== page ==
Review by: David Hurwitz
Artistic Quality: 7
Sound Quality: 9
In his booklet note for this release. Harry Christophers spouts the usual nonsense about “stripping away the cobwebs” from this music using period instruments, blah, blah, blah, and frankly I couldn’t be more sick of it. The music has never needed “stripping,” to make is sound “anew,” and to equate “difference” with “newness” is just plain wrong. Are we truly supposed to believe that because concert master Aisslinn Nosky plays on a modern copy of an old violin Mozart’s Third Violin Concerto sounds “anew,” as opposed to say, Arthur Grumiaux under Colin Davis? Please. The only cobwebs that need to be stripped away here are the ones clogging the performers’ brains.
OK, I’ve vented. First consider the symphonies. Aesthetic issues aside, these are generally very fine performances. Symphony No. 26 is famous for Haydn’s quotations of plainchant within its melodic fabric, and for its grim, minor-key tonality. Christophers captures the work’s tension, and impresses especially in the abrupt dynamic outbursts in the creepy minuet-finale. Symphony No. 86, the greatest of the “Paris” Symphonies, also goes swimmingly. Its remarkable slow movement sounds unusually coherent at Christopher’s flowing tempo, although a certain timidity from the horns and trumpets prevents the performance from having the ultimate impact.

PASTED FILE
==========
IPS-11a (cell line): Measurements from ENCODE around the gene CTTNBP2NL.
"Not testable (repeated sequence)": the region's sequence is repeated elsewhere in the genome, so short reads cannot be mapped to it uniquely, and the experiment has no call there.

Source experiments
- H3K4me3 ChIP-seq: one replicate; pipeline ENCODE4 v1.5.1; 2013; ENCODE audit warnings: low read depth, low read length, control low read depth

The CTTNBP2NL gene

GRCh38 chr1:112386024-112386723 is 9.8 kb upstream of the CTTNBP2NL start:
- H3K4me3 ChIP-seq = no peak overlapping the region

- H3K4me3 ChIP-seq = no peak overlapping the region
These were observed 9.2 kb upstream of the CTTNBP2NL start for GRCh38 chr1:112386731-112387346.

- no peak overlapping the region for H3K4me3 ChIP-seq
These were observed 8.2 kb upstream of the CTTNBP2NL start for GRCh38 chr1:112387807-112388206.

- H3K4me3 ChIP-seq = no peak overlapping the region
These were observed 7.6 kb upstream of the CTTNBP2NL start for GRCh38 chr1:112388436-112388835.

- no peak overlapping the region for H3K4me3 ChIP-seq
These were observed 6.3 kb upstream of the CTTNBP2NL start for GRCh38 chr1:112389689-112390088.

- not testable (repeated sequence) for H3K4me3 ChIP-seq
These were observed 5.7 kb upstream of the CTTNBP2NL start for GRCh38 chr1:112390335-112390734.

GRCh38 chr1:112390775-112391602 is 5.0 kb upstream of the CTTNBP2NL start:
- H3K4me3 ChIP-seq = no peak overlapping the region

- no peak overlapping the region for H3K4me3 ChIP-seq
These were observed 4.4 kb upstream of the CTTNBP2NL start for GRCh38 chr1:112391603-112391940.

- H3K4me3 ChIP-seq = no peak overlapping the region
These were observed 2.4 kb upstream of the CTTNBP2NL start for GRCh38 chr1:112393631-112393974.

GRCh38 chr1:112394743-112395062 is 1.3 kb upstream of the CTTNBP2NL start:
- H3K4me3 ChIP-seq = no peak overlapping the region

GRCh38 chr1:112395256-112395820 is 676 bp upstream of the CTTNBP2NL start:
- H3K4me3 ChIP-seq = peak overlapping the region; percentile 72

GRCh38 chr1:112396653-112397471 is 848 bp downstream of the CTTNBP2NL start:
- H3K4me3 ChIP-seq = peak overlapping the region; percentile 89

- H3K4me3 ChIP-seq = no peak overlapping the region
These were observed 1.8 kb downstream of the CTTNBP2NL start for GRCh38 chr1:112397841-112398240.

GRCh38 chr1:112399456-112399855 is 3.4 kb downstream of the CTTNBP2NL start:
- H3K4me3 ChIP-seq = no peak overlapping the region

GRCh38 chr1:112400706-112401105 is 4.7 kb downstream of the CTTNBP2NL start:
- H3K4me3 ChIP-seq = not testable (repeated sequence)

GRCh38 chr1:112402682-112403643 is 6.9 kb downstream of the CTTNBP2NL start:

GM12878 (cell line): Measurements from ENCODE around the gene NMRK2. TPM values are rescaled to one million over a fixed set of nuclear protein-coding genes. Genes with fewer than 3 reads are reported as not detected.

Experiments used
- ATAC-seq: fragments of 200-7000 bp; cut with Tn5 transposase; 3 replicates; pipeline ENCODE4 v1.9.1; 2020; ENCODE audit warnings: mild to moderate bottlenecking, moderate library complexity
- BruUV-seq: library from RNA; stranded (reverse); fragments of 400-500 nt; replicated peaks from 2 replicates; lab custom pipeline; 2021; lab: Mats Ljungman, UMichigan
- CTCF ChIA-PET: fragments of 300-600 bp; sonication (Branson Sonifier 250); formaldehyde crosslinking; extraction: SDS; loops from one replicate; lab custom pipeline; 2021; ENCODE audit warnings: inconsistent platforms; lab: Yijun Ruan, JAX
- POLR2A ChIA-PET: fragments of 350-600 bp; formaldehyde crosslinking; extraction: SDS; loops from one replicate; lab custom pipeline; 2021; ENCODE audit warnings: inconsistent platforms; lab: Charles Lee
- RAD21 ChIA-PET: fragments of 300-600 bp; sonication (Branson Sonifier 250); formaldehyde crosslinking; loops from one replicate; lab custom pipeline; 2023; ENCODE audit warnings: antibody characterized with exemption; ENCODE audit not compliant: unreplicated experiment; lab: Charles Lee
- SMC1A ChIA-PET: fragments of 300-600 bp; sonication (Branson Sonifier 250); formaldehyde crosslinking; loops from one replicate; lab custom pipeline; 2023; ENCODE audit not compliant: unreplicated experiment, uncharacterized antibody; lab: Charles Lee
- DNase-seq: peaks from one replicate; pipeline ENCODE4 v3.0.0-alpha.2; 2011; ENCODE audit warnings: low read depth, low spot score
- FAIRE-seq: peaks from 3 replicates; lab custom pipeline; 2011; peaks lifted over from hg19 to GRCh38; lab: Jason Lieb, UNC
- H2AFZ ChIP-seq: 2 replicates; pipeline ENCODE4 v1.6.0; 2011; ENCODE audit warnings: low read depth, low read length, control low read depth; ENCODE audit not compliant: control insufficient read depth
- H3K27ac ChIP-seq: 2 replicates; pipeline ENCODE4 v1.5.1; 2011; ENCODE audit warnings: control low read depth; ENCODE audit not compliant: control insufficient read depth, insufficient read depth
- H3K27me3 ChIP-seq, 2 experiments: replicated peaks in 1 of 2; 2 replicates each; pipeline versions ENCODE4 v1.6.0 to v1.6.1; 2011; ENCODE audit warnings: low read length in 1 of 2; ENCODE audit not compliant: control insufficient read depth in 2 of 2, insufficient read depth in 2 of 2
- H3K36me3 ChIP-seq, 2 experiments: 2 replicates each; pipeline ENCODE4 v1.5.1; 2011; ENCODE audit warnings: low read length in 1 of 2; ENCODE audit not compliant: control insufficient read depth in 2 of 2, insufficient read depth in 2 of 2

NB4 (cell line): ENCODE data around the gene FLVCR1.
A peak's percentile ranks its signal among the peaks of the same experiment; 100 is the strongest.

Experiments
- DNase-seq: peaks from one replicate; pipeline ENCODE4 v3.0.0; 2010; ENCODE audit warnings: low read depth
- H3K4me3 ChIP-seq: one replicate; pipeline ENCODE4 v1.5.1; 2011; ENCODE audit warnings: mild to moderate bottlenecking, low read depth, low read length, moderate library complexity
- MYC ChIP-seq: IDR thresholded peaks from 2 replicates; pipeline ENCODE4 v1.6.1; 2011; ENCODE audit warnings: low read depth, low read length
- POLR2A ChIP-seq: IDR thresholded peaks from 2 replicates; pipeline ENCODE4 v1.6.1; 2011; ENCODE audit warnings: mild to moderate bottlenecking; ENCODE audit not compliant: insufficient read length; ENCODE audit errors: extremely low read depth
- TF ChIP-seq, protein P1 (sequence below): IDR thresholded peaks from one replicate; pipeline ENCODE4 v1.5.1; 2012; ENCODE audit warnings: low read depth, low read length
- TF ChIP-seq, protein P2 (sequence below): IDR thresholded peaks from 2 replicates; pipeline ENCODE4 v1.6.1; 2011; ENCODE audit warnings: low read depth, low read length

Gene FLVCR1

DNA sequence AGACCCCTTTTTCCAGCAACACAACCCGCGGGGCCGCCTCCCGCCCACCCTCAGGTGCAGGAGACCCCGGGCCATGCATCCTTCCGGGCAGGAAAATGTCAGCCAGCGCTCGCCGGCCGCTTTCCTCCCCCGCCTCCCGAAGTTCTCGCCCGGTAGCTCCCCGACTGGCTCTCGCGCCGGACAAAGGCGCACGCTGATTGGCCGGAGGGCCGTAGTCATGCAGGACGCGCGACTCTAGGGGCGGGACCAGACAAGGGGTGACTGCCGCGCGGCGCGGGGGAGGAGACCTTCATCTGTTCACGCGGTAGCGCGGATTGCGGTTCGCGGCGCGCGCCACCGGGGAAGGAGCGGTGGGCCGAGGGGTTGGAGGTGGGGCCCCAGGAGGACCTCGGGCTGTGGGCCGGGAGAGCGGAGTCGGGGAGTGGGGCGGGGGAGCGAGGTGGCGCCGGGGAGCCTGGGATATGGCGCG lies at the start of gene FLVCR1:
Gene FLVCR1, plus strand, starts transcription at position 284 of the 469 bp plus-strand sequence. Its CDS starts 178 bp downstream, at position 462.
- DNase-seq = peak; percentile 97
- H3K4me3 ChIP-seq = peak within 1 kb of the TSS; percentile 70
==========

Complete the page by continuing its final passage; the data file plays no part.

Haydn’s “Paris” Symphonies were, as we know, written for a very large orchestra. They are in fact the first “modern” symphonies in size, scope, and ambition, and for that reason they have usually sounded best played by modern orchestras. Even Herbert von Karajan did them superbly, and while Christophers would have benefitted from a few more cellos and basses, the string forces he has on hand (7,7,4,4,2) still manage to convey the bigness of the music. For this he certainly deserves credit.
The Mozart concerto is another story. Sure, the outer movements have plenty of life, and soloist Nosky tackles them with easy virtuosity. Then there’s that heavenly slow movement, and here, in a sustained cantabile, Nosky’s microscopically puny tone and avoidance of a healthy vibrato sink him. The tiny portamentos that come and go also give the impression of unsteadiness of pitch. This is a clear case where cobweb-stripping produces results that aren’t only not “new,” they’re just plain ugly. A pity.
So to summarize: there’s a lot of fine musicianship here, compromised by the usual Historically Informed Performance rhetoric. A frustrating release, then, because it wants to be (and easily could have been) better than its premises allow.
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